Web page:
Author: White, Peta, Raphael, Jo, Hannigan, Shelley
Type of paper: Abstract refereed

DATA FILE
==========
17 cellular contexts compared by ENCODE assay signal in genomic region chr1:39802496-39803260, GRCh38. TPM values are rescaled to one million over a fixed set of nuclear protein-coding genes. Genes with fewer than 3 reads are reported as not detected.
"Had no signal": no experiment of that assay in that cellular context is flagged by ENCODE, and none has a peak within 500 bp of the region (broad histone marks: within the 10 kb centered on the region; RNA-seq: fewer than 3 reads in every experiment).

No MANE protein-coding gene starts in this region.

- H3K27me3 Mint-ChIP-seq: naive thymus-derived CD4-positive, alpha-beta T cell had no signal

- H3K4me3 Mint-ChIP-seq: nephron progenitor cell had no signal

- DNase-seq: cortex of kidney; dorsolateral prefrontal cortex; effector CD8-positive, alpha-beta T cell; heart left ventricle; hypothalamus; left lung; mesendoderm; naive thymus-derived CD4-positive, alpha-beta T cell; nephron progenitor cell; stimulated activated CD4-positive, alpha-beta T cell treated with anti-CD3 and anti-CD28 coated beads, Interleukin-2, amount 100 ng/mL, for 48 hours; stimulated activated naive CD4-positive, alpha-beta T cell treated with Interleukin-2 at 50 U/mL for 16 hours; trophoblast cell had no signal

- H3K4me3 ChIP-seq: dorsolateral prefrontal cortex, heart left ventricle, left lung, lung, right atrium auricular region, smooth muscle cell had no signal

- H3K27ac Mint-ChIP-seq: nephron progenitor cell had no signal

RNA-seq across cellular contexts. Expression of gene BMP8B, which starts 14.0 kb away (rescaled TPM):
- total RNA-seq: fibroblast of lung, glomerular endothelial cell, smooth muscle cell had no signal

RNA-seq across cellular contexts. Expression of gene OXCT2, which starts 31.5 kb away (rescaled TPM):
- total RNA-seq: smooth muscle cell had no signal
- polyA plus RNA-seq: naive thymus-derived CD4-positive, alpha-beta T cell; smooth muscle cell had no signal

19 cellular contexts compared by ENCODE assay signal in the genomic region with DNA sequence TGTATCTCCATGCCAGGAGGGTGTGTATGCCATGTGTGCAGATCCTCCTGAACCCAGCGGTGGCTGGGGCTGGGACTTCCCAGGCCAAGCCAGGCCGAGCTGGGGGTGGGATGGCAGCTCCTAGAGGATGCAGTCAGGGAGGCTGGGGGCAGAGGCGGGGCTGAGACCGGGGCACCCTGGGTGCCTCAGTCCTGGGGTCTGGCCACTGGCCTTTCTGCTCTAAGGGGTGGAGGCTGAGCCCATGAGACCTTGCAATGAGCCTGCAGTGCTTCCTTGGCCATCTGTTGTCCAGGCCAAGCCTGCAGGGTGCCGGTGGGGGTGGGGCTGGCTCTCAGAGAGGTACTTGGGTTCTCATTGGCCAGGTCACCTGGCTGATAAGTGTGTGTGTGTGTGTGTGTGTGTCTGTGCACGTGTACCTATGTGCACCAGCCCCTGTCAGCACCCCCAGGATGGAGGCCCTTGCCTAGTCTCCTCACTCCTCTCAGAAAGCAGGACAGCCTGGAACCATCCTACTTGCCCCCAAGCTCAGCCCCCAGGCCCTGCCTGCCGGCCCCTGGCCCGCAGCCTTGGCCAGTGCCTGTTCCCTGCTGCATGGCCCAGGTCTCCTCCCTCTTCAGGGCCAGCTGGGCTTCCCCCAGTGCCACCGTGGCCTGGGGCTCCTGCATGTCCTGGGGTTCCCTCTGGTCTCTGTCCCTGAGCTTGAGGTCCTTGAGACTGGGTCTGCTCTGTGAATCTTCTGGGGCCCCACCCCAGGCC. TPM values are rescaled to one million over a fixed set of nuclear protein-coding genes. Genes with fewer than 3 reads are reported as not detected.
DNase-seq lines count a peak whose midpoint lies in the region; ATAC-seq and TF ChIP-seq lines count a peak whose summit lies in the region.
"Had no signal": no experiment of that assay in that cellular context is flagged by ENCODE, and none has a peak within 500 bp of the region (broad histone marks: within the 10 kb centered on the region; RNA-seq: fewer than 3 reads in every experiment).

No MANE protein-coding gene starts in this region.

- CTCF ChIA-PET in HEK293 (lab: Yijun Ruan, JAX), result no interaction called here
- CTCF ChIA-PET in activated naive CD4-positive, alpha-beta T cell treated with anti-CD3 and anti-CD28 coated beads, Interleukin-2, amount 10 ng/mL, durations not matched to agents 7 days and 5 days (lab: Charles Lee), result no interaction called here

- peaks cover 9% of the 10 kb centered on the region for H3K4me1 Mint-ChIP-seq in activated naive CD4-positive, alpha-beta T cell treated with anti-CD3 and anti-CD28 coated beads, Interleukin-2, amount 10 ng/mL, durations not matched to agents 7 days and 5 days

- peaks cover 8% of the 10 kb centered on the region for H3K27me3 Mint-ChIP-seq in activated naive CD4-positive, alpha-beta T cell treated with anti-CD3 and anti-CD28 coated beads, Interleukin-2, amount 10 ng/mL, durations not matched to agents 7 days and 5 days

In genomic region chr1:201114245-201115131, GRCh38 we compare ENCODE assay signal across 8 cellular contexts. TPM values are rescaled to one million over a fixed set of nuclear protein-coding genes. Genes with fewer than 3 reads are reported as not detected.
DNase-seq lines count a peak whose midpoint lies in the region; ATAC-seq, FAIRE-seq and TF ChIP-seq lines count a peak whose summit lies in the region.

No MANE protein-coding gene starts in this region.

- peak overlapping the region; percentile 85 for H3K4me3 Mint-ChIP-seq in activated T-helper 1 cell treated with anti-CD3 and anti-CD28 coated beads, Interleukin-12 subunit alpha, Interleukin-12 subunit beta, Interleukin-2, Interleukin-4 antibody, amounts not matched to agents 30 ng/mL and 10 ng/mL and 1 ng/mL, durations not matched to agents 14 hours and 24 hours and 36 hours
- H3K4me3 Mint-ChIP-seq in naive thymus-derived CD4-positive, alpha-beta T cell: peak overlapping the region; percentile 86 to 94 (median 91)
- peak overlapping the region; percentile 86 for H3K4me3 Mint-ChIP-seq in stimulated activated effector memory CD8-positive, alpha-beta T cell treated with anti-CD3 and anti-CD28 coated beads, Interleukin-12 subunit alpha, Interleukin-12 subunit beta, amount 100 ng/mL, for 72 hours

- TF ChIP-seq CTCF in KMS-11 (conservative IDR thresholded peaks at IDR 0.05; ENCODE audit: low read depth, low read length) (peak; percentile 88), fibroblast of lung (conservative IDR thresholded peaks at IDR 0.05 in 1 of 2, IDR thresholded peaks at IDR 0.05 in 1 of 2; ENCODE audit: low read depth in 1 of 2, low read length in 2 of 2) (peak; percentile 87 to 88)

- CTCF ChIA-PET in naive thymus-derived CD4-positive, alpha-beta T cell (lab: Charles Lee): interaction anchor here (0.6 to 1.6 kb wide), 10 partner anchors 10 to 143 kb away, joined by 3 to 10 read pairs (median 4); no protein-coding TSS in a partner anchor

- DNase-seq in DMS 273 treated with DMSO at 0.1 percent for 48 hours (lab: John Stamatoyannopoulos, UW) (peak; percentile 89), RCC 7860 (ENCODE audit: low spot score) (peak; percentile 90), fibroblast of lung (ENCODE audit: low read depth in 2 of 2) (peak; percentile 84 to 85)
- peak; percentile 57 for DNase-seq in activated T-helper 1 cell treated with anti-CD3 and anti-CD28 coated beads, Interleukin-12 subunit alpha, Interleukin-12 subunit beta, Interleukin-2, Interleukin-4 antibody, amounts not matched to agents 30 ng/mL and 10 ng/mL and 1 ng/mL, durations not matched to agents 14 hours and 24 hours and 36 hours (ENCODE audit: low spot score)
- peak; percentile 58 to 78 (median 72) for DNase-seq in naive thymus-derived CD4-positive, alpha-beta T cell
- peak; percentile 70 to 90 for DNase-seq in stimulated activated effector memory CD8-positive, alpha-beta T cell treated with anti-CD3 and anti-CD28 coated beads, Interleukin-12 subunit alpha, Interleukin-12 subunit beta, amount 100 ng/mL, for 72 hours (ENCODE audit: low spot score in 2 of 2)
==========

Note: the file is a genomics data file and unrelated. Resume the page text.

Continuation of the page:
Since mid 2014 the three authors of this paper have been part of a group of eight teacher educators using arts based inquiry and self-study to research our teaching practices. Our research group is called Collaborative Reflective Experience and Practice in Education (CREPE). We work at Deakin University and teach and research within the disciplines of curriculum and pedagogy, mathematics, visual arts, science, and performing arts. As a whole group we research collaboratively, meeting monthly and also participate in retreats and seminars. Groups of two or three members of the group also research topics specific to their common discipline areas or specific topics such as creativity in science and art education.The research question that drove CREPE from the start was: How can we continue to develop our teaching practice to ensure we are high quality, contemporary teacher educators, and practice informed researchers? As issues arose from our various research projects, it become clear that we needed to interrogate more deeply the communication and presentation of what we know, so that we could really help each other to be high quality, contemporary teacher educators and practice-informed researchers. Sometimes we communicate what we already know and arts based inquiry has the power to reveal knowledge that cannot be easily put into words, that may be hidden behind images we choose to present, or embedded within the narratives we communicate. The arts can reveal subconscious or embodied knowing, and through careful inquiry processes we can unpack this hidden or subconscious knowing.This paper reports on our specific use of arts-based inquiry with self-study methodology over time. We share how careful listening and responding to what is emerging within the CREPE research activities, called for a kind of reasoning. Developing the right kind of arts-based inquiry was crucial at particular stages of the evolution of CREPE’s research project(s). We share artifacts that were created, explain how the insights they revealed enabled new issues to arise, and how these inspired new arts-based inquiries. It is through the rhizomatic process of communicating, expressing, listening, reasoning and responding that true insights were made, to improve our selves as teacher educators, and our teaching practices.